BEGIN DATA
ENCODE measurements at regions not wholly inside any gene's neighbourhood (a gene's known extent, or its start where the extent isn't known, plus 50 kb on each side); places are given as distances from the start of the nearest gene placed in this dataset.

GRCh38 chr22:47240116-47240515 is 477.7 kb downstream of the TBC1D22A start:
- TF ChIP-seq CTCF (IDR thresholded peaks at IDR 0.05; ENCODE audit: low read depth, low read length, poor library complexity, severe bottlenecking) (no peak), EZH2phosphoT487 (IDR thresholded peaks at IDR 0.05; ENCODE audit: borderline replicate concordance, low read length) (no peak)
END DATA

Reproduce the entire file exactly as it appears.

ENCODE measurements at regions not wholly inside any gene's neighbourhood (a gene's known extent, or its start where the extent isn't known, plus 50 kb on each side); places are given as distances from the start of the nearest gene placed in this dataset.

GRCh38 chr22:47240116-47240515 is 477.7 kb downstream of the TBC1D22A start:
- TF ChIP-seq CTCF (IDR thresholded peaks at IDR 0.05; ENCODE audit: low read depth, low read length, poor library complexity, severe bottlenecking) (no peak), EZH2phosphoT487 (IDR thresholded peaks at IDR 0.05; ENCODE audit: borderline replicate concordance, low read length) (no peak)